The passage from the Acts of the Apostles that narrates the extraordinary action of the Spirit clearly sheds light on this reality because the event takes place in circumstances that are extraordinarily varied — full of diversity, differences, nuances, and ways of being that do not admit of uniformity. It is a situation characterized by pluralism, variety, and movement (a noise like a strong driving wind, v. 2). Nothing is still, everything is in motion, something is happening, someone is coming. All those filled with the Holy Spirit began to express …. what the Spirit was giving them (cf. v. 4).
The Pentecost event, in addition to suggesting the characteristic scenario of Old Testament theophanies, is also linked to other moments in which an important person is assisted in a special way by the Spirit (e.g., John the Baptist, Lk 1:15; Elizabeth, Lk 1:41; Zechariah Lk 1:67; Peter, Acts 4:8; Saul, Acts 9:17, 13:9). However, the fullness of the Spirit that the Apostles experience in Acts 2:4 is characterized by a remarkable feature. Pentecost marks the beginning of the time of the Church, a new way that had already been proclaimed by Jesus, in which he would be present among his followers every day until the end of the world (cf. Mt 28:16-20). The action performed by the Holy Spirit, that is, the tongues of fire that “divided” and “rested” on each one, immediately makes us think of the “charismatic” gift that the Apostles received to carry out their preaching and mission. Fire, the symbol par excellence of the divine presence, indicates God’s desire to envelop — almost to invade — the entire community present, succeeding in driving out every shadow of fear and giving an inner strength capable of transforming the hearts of those present, thus creating authentic communion.
Pope Francis says: “When we are healthy and comfortable, we forget about others (something God the Father never does): we are unconcerned with their problems, their sufferings and the injustices they endure… Our heart grows cold. As long as I am relatively healthy and comfortable, I don’t think about those less well off.” (Ibid. Message for 49th World Day of Peace). Following the horrific murder of George Floyd in Minnesota, USA on May 20th, 2020, a wave of reaction came to prominence in many parts of the world. It led to public protests stretching from Minneapolis (USA) to Manaus (Brazil), from New York to Johannesburg, from Paris to Jakarta. Unfortunately, we have to recognise that systematic racism, classism, the caste system, and other kinds of exclusion are also present in our Order and Church.
I have been able to read some testimonies that have been sent to me by friars in which they speak about their experiences of racism or exclusion within society and within the Order itself. They recount moments of intense humiliation, a sense of betrayal, and a deep rupture in the fabric of fraternal communion. The stories told by our brothers also reveal the reality that too many of us are willing to turn a blind eye to situations of direct or indirect violations of human dignity. The Feast of Pentecost that we celebrate today challenges us with radical demands. It calls us to “wake up” to the realities around and within us, to be more aware of those structures and events that express attitudes directly contrary to our human, Christian, and Franciscan vocation. The Spirit urges us to undergo a radical conversion of mind, heart, and action (cf. Eph 4:23-32) and to embrace God’s vision for all of humanity and the created universe. Pentecost reminds us that all are welcome, all are respected, all are invited to offer their unique and distinct contributions, all share the same dignity and destiny. The gift of the Spirit is “a blessing to all because… with God there is no partiality!”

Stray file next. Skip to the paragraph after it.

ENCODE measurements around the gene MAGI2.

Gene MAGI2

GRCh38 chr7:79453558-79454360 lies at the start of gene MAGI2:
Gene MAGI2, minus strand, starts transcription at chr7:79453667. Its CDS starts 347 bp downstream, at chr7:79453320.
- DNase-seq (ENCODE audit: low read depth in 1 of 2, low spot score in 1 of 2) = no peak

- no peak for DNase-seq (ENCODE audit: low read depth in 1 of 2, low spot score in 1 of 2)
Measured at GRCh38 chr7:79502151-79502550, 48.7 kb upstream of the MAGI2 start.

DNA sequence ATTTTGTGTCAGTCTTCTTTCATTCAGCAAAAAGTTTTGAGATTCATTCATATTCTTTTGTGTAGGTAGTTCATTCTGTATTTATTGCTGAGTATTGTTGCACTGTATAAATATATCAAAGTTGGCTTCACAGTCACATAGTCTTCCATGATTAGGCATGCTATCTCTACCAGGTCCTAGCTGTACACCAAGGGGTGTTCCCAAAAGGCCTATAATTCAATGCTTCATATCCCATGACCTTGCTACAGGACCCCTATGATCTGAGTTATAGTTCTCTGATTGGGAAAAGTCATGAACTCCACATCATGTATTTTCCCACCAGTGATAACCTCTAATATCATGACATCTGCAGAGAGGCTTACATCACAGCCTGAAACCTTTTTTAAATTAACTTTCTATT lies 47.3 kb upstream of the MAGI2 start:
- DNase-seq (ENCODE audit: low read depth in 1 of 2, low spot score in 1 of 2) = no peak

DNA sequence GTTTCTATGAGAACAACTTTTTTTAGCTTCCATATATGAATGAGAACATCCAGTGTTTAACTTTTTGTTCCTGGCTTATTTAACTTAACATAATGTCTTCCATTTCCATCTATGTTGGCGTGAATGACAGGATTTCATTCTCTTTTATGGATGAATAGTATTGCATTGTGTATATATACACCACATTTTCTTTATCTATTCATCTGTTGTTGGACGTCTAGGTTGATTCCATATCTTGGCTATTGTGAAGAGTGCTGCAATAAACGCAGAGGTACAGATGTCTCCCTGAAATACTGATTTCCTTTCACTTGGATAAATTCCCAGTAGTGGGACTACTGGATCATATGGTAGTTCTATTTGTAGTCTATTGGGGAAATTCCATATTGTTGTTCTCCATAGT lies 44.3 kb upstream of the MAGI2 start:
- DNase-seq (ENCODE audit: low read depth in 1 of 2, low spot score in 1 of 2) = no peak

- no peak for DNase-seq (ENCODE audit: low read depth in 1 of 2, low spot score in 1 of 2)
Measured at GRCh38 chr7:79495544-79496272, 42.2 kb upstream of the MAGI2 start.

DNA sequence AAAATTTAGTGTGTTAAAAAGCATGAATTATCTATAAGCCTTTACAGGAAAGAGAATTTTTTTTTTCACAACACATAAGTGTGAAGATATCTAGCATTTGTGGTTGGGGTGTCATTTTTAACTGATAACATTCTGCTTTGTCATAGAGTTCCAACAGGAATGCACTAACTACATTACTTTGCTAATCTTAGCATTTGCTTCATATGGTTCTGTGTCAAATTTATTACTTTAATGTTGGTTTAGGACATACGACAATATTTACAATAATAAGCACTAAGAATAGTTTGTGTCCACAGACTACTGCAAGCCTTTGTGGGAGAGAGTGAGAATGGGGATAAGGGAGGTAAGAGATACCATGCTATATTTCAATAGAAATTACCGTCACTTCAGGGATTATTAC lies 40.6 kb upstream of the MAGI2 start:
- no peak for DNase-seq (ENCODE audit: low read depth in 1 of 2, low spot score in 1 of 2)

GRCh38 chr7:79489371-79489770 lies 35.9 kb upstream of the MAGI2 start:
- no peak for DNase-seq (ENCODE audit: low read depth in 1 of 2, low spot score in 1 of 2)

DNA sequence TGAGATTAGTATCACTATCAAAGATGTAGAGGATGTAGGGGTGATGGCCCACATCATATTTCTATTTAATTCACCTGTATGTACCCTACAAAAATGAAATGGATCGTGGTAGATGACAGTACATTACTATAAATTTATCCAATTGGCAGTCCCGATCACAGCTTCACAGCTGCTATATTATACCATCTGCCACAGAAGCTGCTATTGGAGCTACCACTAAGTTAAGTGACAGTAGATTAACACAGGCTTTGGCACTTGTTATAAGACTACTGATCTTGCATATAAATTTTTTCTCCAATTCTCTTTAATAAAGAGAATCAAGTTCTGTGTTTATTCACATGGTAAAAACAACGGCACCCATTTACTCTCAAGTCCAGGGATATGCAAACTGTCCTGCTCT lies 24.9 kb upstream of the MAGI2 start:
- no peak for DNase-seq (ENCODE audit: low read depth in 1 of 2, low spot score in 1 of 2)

I believe, my dear brothers, that celebrating Pentecost should encourage us to have experiences that shake the foundations of our security and drive away any internal fears we may have about always reaching out to others. Pentecost should help open our eyes (cf. Lk 24: 13-35) to appreciate the richness of diversity, to delight in the wonderful variety of forms, colours, ways, mentalities, approaches, opinions, and perspectives. If we are still afraid of stepping out of our comfort zones, or of creating spaces where we can participate in different ways of seeing, of appreciating, and of judging, then now is the time to be open to “the Spirit of the Lord and Its holy activity” (cf. LR 10, 8).
Let us continue to pray for our forthcoming General Chapter, that the Spirit of the Lord, the true Minister General of the Order, may grant us a time of grace and inspiration for the good of the Order, the Church, and the world that we inhabit.
Happy Feast of Pentecost!
Br. Michael A. Perry, OFM
Minister General and Servant
English – Español – Italiano
Artwork: Giotto, Pentecost, Scrovegni Chapel, Padua, Italy